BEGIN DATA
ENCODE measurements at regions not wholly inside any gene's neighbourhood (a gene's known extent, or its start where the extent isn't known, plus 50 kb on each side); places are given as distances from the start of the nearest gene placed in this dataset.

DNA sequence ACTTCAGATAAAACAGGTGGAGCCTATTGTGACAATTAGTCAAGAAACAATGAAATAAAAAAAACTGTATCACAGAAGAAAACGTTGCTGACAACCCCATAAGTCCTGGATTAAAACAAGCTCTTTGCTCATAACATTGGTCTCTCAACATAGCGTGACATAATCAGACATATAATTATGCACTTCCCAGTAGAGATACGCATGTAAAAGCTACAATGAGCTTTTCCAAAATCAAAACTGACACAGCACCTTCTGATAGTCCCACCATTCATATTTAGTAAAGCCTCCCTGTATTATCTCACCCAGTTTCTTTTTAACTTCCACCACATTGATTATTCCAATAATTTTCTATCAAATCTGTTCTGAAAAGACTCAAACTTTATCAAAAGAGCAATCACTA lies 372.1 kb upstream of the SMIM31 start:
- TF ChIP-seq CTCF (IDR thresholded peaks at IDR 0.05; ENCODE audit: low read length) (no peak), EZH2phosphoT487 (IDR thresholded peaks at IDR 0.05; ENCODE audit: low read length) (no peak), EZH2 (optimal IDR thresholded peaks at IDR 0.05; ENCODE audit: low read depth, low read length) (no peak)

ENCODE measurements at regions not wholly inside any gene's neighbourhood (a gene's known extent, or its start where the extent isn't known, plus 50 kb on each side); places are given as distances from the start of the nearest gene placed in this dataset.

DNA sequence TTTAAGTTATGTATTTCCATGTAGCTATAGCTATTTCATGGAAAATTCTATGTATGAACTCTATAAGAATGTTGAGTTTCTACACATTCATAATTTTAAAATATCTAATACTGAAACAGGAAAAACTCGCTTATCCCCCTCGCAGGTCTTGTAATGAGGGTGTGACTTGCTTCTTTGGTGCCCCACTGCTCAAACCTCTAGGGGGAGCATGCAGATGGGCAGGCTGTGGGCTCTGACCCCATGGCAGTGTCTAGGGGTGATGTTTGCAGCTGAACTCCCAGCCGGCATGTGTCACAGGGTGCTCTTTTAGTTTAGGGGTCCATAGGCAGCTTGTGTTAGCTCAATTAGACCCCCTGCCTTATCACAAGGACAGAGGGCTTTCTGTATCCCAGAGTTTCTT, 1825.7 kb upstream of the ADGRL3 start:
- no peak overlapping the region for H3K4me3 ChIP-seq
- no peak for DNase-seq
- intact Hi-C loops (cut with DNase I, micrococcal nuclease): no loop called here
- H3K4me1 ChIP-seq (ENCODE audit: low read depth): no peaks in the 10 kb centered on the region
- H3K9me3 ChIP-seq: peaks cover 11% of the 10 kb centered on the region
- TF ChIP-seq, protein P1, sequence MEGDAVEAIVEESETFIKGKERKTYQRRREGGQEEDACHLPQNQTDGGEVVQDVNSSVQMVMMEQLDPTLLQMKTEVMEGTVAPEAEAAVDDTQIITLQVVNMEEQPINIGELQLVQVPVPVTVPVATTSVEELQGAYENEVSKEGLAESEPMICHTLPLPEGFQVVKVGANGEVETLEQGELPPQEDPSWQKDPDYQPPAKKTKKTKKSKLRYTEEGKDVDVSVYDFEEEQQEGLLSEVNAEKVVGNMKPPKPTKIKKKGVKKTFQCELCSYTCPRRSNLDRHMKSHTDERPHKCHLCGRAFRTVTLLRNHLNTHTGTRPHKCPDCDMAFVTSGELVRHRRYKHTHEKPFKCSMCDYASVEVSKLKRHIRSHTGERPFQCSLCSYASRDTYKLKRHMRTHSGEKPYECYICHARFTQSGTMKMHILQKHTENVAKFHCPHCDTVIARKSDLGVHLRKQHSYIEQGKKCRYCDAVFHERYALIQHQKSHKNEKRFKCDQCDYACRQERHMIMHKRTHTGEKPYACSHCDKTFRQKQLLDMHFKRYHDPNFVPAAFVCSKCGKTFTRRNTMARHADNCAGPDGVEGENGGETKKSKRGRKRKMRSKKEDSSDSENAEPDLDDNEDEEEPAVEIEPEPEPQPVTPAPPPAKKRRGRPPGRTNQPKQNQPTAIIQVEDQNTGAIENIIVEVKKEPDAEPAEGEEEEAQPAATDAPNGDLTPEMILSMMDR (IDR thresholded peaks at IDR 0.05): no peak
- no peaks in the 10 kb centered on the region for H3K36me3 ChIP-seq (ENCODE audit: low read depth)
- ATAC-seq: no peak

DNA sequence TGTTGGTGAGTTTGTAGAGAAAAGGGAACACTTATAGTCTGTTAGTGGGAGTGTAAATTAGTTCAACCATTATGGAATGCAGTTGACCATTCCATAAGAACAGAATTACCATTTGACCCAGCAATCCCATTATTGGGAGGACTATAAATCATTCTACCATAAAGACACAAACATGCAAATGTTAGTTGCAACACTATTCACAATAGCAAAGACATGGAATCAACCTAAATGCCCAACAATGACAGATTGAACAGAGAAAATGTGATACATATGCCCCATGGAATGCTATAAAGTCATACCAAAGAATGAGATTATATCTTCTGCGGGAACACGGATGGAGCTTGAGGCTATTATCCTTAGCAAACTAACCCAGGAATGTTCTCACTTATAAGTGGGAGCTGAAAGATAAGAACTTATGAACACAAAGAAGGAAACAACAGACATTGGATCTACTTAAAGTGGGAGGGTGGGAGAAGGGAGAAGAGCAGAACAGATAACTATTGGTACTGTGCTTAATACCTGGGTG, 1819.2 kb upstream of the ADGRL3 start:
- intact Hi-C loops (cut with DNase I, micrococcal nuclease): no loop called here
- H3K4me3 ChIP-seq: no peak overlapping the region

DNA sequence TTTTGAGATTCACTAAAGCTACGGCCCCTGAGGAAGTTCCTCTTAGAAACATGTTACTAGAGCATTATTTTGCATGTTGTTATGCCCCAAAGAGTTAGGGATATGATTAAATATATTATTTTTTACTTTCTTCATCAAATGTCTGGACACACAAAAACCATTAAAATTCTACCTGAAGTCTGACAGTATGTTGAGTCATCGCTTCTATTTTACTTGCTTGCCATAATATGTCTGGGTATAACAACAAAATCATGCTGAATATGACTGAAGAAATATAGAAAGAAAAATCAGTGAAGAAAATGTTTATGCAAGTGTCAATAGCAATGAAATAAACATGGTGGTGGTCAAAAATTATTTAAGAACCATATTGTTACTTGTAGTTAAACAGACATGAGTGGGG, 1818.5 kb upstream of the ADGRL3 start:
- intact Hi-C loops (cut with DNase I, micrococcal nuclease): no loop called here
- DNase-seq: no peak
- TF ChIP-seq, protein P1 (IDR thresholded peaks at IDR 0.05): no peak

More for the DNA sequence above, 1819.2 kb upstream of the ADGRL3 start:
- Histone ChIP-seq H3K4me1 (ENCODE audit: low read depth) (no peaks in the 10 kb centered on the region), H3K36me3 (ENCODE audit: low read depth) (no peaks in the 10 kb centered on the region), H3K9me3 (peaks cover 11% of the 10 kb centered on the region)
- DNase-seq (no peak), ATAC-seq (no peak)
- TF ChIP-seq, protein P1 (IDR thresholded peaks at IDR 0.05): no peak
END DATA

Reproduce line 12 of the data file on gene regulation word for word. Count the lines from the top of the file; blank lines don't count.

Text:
- no peaks in the 10 kb centered on the region for H3K36me3 ChIP-seq (ENCODE audit: low read depth)